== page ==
At the Safeway, we selected pre-made salads and sandwiches. We grabbed bottled water and two bottles of wine. When we got to the checkout counter, we were told it's illegal to sell wine after 11 p.m. in Hawaii. Happy to have food and water, we drove to our hotel, checked in and ate dinner at 1 a.m. about 12 hours after our lunch in Seattle.

What did we learn from this experience?  Be prepared and plan for the unexpected. During this time of heightened security, we must take responsibility for our own needs. Flight delays or re-routes mean passengers may need additional food and water. Next time, I will bring extra food and water on board.

What are your tips for bringing food for long flights? I'm compiling a list of ideas for packing healthy food for travel and will share it on my blog.

Wouldn't it be great if the airlines provided passengers with tips for making our travel more pleasant? I'd love to discover a snack pack that offers nutritious food choices and also passes TSA regulations.




Wednesday, December 16, 2009

Edible Gifts: A Thoughtful Treat

During the holiday season, I find myself desperately searching for that perfect gift. Frequently, this challenge becomes more difficult because many of my friends and relatives have everything they need and more. The age-old question becomes, “How do I remember the people on my gift list with an appropriate and thoughtful gift?”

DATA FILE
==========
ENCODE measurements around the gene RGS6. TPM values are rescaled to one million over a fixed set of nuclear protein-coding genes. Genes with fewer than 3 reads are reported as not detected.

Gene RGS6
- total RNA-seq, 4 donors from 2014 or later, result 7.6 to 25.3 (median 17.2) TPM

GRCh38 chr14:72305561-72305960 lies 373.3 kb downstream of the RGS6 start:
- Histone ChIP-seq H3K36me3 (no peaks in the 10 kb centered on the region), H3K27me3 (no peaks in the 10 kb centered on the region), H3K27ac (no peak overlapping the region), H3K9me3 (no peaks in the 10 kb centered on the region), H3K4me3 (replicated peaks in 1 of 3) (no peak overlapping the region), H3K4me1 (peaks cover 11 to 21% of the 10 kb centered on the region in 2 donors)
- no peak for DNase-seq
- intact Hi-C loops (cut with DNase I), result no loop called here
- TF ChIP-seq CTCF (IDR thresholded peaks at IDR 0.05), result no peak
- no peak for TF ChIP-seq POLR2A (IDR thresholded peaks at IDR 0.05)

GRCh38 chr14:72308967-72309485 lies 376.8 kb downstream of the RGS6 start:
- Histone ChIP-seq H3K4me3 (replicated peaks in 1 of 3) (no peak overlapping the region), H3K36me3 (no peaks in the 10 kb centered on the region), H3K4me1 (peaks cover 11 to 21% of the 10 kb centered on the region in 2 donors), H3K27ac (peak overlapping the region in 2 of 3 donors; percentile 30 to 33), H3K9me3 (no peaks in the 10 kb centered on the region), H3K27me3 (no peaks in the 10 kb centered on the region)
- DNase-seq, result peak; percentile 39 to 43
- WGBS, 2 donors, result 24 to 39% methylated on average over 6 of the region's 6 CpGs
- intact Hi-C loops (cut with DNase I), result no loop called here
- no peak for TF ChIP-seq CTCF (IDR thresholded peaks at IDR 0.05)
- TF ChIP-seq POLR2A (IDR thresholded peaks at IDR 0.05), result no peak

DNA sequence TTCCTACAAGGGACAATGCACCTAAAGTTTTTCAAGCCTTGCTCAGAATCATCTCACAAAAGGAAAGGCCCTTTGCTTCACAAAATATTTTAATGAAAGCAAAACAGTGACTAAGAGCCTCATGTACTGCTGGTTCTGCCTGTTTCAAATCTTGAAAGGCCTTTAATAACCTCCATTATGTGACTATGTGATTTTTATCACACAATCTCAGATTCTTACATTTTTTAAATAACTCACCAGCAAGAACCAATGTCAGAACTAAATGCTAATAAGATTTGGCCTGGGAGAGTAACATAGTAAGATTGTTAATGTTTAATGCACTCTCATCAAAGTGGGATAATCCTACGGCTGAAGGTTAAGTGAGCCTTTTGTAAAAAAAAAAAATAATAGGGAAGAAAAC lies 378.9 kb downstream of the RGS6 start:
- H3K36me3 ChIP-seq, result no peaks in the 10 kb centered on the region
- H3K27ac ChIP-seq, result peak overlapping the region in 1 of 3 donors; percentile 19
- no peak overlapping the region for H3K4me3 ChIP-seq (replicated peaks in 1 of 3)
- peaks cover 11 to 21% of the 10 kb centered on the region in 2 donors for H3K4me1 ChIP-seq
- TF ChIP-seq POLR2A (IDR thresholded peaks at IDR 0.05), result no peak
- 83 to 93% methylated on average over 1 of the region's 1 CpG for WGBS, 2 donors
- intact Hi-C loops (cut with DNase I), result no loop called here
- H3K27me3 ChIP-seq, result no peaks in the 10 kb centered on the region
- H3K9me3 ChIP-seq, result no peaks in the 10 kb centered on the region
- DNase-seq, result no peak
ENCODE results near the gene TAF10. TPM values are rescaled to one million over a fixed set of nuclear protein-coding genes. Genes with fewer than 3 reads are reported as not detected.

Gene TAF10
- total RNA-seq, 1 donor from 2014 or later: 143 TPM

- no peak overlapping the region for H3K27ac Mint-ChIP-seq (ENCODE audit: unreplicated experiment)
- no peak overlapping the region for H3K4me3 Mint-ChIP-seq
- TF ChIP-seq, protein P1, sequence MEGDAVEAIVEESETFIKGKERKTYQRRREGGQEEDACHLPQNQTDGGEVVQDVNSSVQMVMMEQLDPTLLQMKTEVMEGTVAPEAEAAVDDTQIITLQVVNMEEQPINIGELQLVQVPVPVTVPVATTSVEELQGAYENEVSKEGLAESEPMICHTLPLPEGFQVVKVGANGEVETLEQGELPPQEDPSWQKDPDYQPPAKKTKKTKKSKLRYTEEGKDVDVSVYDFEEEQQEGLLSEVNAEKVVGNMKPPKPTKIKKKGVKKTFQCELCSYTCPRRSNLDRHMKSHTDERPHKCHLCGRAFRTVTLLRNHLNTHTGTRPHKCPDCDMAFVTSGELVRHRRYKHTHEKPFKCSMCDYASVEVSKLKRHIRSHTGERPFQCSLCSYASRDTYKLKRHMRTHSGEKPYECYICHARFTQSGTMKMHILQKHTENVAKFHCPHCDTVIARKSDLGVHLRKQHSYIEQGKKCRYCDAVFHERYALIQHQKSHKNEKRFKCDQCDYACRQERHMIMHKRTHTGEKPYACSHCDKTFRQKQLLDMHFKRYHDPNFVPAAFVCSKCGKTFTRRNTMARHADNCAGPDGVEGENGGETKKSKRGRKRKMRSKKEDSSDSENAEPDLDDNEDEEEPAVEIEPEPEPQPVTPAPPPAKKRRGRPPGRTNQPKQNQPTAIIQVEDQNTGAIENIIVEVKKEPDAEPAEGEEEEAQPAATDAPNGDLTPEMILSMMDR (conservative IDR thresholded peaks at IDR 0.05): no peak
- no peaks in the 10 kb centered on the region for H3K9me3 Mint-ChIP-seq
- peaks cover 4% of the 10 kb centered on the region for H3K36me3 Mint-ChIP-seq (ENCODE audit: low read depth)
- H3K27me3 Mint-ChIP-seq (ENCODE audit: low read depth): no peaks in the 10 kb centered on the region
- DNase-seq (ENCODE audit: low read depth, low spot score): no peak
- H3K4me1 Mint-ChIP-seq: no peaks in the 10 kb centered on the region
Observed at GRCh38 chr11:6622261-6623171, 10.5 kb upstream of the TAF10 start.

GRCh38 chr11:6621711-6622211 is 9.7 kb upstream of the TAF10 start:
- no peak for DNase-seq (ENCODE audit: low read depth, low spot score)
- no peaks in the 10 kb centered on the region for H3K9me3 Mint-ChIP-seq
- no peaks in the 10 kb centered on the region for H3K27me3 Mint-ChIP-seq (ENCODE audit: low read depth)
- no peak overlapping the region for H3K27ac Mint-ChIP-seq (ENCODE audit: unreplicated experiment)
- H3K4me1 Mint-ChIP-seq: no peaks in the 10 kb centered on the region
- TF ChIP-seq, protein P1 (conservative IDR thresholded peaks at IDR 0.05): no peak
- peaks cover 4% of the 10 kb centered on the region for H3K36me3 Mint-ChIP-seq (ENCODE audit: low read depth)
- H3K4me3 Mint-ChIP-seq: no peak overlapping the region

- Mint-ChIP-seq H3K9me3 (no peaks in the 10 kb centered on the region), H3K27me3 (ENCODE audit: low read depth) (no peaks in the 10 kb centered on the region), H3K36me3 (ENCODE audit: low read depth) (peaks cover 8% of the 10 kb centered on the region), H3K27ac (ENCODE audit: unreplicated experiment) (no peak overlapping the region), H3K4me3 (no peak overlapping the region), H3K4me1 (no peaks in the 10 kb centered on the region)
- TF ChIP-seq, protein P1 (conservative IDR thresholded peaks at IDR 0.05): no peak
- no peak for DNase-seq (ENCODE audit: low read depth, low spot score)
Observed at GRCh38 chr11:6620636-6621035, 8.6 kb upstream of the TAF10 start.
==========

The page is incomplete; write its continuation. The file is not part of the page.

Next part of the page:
My friend, Heidi’s advice is to give edible gifts. “We live on our sailboat, and every inch of space is precious. We simply don’t have room for more stuff, that’s why I give our friends and family edible gifts.” Heidi looks for jams, candy, smoked salmon and fruit baskets that provide special luxury treats for the people on her holiday list.

When I visited Kathy Casey’s Food Studio for her holiday open house,  I found an array of delicious gifts that included cakes, cookies, candy, seasonings, honey, jams and chutneys. The Strawberry Lavender Jam and Blueberry Lavender Chutney grabbed my attention. These items are available at Dish D’Lish in Seattle’s Ballard neighborhood.

At the Sweetlife Farm on Bainbridge Island, my selection included Rosemary Salt, Membrillo, (quince paste) Raspberry Jam and Firehouse Chipolte Cocoa.

When I support local farms and businesses, I am doing my part to help sustain my community. Visiting these shops offers a pleasurable and personal shopping experience. I can talk to the people who created these products. Chatting with Kathy Casey, I asked, “Where do you get your lavender for the chutney?”

She replied, “We grow it in our herb garden just behind our building, we have five varieties!”

This is the type of connection we can have with the people who produce local food products.

This holiday season, give up the search for the PERFECT gift and treat friends and family to a jar of chutney, jam or some other indulgence. Please leave me a comment telling me about your favorite or most memorable gift.

Happy holidays! I wish you peace and joy!



Tuesday, December 08, 2009